FICO credit scores determine whether you’ll qualify for a loan or credit card, and if so, what your interest rate will be. A low score can cost you thousands of dollars over the life of a mortgage To help you learn more about this vital piece of information, I cover what goes into your scores and what you can do to fix them.
How Credit Scores Are Determined
As I mentioned on Monday, there are now two breeds of credit scores: the VantageScore and the more familiar FICO score. The FICO score is used by most lenders and creditors. Although the exact formula is proprietary, FICO says that it currently ranks the following elements of your credit history:
- 35% payment history
- 30% outstanding balances
- 10% types of credit you hold (loans, credit cards, etc.)
- 15% credit history length
- 10% recent history
The resulting number is a three digit score between 300 and 850. The average credit score in the U.S. is 723, which is considered good.
The Credit Score Scale
If you’re even moderately aware of the mortgage industry, then you know that scores are grouped into three tiers by mortgage lenders:
Subprime borrowers were previously considered to have scores below 620. Alt-A borrowers had scores between 620 and 720, but also often had high debt-to-income or low loan-to-value ratios, were self-employed, or had other factors that made them higher risk. Prime borrowers had scores above 720, solid employment, low debt, and a good down payment, all of which made them lower-risk.
Rather than tiers, FICO divides the scores into the following range. As you can see, the range helps determine your interest rate. The difference between the first two tiers is $42 a month on a $300,000 loan. It’s $97 a month between the first and third tiers.
Each of the three bureaus generates its own FICO scores. Lenders generally pull all three and then use the middle score. If you have a co-borrower, they will use the middle score of the lower-scoring borrower. For example, if one of you had 720, 730, and 740 and the other had 660, 670, and 680, your rate would be determined based on a score of 670.
How to Get Your Credit Score
Unfortunately, your credit score is not available for free at AnnualCreditReport.com. You can either buy them from the credit bureaus, or buy them with your reports at MyFico.com. If you’re currently applying for a loan, you can ask the lender to show them to you. If you have a Washington Mutual Credit Card, you can view one of your scores for free anytime.
As far as I’m concerned, credit reports and scores should be available to consumers for free at any time. The credit bureaus make most of their money selling the information to banks. Their information is our personal information, which is used to make decisions about our financial lives. We shouldn’t have to pay to see something based on our own data.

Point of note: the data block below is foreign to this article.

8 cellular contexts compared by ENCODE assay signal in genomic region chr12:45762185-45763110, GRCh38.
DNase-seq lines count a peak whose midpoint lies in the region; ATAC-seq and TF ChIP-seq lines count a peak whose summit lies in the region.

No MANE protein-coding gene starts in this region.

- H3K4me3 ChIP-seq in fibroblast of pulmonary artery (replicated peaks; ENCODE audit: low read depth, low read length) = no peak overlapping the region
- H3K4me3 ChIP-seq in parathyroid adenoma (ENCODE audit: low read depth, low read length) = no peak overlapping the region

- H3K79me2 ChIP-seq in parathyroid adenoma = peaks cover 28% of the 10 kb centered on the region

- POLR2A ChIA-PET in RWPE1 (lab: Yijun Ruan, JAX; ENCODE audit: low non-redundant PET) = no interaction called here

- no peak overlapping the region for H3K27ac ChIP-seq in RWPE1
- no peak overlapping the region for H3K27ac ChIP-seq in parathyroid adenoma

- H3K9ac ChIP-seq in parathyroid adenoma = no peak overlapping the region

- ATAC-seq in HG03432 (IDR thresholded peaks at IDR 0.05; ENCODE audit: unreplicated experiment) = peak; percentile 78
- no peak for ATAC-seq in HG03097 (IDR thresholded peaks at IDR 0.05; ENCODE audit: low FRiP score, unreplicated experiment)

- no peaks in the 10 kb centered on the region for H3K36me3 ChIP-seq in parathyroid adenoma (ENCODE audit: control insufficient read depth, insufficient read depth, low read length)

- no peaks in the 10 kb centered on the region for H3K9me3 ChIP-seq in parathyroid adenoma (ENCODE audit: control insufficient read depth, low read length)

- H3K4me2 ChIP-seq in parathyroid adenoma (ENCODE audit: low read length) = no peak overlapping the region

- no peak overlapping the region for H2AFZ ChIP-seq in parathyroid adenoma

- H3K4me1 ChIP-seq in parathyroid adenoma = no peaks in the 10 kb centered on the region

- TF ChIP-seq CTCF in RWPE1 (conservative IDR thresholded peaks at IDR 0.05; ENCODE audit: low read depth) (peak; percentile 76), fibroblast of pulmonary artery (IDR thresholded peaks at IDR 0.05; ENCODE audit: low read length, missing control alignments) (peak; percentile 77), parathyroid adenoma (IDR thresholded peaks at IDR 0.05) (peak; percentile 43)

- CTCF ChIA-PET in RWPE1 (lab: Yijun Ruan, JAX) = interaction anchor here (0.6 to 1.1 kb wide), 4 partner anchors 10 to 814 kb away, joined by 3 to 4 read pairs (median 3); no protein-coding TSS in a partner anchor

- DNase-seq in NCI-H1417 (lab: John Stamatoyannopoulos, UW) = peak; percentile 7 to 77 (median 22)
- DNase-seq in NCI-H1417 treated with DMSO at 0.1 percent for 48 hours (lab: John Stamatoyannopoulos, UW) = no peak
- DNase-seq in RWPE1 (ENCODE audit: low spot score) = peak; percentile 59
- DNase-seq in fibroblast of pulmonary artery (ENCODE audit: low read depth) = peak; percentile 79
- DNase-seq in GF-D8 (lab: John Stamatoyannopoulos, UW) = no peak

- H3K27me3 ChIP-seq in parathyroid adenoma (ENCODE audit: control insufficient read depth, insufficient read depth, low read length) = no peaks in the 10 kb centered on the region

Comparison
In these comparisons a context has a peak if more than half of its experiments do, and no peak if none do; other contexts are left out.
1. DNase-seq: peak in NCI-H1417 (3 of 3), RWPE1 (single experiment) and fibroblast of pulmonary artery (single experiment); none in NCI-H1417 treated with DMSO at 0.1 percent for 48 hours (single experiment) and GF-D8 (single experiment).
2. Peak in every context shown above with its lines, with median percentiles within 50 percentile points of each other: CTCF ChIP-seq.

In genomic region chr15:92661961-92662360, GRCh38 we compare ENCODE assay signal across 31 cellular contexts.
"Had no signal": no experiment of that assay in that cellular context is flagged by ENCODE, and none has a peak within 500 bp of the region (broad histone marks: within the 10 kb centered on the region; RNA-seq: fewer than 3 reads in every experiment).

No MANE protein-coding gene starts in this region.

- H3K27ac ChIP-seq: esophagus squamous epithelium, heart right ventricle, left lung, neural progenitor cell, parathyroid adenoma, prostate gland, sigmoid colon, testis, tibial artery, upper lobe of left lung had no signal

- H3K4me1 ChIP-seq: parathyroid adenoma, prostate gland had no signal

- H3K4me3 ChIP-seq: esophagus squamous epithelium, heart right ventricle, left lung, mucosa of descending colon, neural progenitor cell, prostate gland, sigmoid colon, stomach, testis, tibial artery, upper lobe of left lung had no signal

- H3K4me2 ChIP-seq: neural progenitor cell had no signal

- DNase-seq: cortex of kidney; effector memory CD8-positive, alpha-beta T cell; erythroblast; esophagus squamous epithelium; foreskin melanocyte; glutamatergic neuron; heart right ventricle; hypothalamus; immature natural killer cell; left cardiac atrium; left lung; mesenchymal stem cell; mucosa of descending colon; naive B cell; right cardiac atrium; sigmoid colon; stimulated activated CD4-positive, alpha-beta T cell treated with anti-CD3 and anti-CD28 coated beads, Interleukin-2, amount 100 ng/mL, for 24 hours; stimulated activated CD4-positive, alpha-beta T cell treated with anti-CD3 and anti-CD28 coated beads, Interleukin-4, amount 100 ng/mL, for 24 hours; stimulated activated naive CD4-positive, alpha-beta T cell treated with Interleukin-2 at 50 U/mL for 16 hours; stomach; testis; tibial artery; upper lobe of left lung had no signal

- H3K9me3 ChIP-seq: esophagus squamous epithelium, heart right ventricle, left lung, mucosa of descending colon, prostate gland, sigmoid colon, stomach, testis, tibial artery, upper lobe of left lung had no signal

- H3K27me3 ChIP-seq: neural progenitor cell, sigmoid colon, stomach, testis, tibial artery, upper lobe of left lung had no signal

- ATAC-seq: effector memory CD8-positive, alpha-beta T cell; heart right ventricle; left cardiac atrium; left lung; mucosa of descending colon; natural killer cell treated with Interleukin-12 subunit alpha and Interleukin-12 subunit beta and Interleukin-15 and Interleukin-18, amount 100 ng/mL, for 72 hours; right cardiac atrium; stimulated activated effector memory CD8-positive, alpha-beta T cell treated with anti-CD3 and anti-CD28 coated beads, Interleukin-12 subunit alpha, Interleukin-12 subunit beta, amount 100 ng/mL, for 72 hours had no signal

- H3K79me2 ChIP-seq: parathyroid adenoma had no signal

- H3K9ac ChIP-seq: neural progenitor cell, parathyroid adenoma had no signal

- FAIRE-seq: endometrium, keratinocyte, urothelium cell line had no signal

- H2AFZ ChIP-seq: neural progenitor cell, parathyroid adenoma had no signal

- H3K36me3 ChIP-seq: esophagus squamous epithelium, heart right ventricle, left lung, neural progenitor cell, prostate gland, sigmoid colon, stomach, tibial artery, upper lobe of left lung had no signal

How to Fix Your Credit Score
If your credit score is low, you can take a few steps to boost it, but you may also inadvertently harm your score. You should never pay someone to repair your credit score. Anything they could do, you can do for free yourself.
Review Your Credit Report.
The most important thing you can do is review your credit reports and correct errors to the bureaus. Incorrect negative information can have a major impact on your score, and fixing it is usually simple. Don’t dispute negative items that are accurate, though. Even if the bureaus temporarily remove them, they will return because the information is correct.
Don’t Close Old Credit Accounts.
There’s a lot of conflicting information about how cancelling credit cards affects your score. The current advice is to leave them open. This is especially true of your oldest card. If you’ve had one card for fifteen years and the rest for five, cancelling the oldest card will shorten your credit history, which negatively impacts your score. There are exceptions, though.
Become the Co-Owner of a Card with Good History.
A year ago, you could be an authorized user and have the benefit of the owner’s account history applied to your score. Due to fraud, FICO stopped doing that. You do still get a score boost if you’re the co-owner of the card (and therefore legally responsible for it.) My husband had an old card with a fee and a low limit. When we got married, we made him the co-owner of two of my oldest cards and then cancelled his younger, high-fee-low-limit cards. Remember, though, that you’re on the hook for any debts incurred on the card if you’re a co-owner, so this is really only a good idea for spouses.
Don’t Open Several Accounts Before Applying for a Loan.
New credit accounts detract from your score. The general rule of thumb is to avoid acquiring new credit for one year before applying for a home or car loan.
Don’t Pay Off Really Old Debts.
Collections and old debts fall off your report after seven to ten years. Even if they’re still on your report, they have less impact as they age. If you pay them off, you may inadvertently refresh them and lower your score more.
Even though your score affects your borrowing ability, there’s no reason to stress about it until it’s time to apply for a new loan, or if your credit card interest rate shoots up. Then you can take steps to improve it to lower your costs.